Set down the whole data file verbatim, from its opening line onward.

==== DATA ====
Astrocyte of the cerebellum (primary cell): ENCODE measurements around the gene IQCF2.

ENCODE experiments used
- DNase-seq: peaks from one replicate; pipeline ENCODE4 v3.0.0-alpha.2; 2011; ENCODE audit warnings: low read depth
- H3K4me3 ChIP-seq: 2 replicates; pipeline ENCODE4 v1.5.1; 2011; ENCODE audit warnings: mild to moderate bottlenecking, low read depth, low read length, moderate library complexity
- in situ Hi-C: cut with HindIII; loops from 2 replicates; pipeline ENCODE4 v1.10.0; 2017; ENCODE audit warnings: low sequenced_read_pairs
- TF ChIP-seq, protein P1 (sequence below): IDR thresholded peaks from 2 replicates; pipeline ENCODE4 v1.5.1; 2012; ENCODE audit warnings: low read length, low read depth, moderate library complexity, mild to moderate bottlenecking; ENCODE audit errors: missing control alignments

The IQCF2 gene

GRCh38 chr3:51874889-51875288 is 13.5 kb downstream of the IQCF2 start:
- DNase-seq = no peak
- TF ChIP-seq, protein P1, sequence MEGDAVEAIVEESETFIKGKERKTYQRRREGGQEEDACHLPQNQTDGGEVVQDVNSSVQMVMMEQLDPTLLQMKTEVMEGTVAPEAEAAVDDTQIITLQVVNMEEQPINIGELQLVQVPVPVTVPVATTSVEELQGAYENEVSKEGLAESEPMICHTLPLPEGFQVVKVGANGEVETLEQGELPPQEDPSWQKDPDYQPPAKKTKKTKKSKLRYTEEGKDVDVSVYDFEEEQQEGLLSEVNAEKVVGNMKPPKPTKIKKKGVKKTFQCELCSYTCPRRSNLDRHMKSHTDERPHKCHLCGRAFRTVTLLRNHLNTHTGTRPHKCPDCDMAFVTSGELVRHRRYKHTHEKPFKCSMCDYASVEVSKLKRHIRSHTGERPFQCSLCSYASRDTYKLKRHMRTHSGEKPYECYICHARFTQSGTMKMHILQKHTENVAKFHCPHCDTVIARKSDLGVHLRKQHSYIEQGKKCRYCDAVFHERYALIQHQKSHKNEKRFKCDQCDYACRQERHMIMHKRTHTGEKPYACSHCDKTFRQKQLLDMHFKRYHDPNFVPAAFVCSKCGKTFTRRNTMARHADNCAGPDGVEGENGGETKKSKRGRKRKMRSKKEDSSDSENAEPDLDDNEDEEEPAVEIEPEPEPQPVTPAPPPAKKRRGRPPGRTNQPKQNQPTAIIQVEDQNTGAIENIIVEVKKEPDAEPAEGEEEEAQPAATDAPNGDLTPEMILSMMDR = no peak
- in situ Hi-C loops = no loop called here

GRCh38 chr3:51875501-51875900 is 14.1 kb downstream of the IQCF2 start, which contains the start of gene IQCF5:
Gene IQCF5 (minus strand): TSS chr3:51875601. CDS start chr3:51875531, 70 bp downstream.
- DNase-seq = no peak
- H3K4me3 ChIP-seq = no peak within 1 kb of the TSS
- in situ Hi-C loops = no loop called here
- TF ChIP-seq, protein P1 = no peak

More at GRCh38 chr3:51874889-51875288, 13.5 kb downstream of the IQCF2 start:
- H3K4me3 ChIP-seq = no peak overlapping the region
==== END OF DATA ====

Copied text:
Astrocyte of the cerebellum (primary cell): ENCODE measurements around the gene IQCF2.

ENCODE experiments used
- DNase-seq: peaks from one replicate; pipeline ENCODE4 v3.0.0-alpha.2; 2011; ENCODE audit warnings: low read depth
- H3K4me3 ChIP-seq: 2 replicates; pipeline ENCODE4 v1.5.1; 2011; ENCODE audit warnings: mild to moderate bottlenecking, low read depth, low read length, moderate library complexity
- in situ Hi-C: cut with HindIII; loops from 2 replicates; pipeline ENCODE4 v1.10.0; 2017; ENCODE audit warnings: low sequenced_read_pairs
- TF ChIP-seq, protein P1 (sequence below): IDR thresholded peaks from 2 replicates; pipeline ENCODE4 v1.5.1; 2012; ENCODE audit warnings: low read length, low read depth, moderate library complexity, mild to moderate bottlenecking; ENCODE audit errors: missing control alignments

The IQCF2 gene

GRCh38 chr3:51874889-51875288 is 13.5 kb downstream of the IQCF2 start:
- DNase-seq = no peak
- TF ChIP-seq, protein P1, sequence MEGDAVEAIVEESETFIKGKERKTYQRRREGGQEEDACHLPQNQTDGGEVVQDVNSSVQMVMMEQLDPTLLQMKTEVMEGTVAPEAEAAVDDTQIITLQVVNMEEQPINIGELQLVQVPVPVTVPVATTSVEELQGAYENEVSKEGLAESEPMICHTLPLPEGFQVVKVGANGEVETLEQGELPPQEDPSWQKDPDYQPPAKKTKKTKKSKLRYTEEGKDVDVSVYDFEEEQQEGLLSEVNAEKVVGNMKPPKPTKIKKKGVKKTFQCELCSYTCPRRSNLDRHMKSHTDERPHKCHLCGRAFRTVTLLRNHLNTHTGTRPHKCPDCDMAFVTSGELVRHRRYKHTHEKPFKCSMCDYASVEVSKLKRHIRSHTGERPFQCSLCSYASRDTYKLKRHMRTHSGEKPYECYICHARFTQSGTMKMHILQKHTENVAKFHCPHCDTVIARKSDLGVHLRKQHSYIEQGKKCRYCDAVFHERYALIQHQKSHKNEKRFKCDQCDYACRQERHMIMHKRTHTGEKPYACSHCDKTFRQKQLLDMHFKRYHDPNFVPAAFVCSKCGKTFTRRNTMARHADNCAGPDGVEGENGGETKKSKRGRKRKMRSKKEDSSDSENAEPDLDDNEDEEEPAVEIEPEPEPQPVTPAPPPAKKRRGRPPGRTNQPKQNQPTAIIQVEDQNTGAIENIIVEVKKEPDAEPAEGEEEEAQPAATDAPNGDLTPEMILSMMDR = no peak
- in situ Hi-C loops = no loop called here

GRCh38 chr3:51875501-51875900 is 14.1 kb downstream of the IQCF2 start, which contains the start of gene IQCF5:
Gene IQCF5 (minus strand): TSS chr3:51875601. CDS start chr3:51875531, 70 bp downstream.
- DNase-seq = no peak
- H3K4me3 ChIP-seq = no peak within 1 kb of the TSS
- in situ Hi-C loops = no loop called here
- TF ChIP-seq, protein P1 = no peak

More at GRCh38 chr3:51874889-51875288, 13.5 kb downstream of the IQCF2 start:
- H3K4me3 ChIP-seq = no peak overlapping the region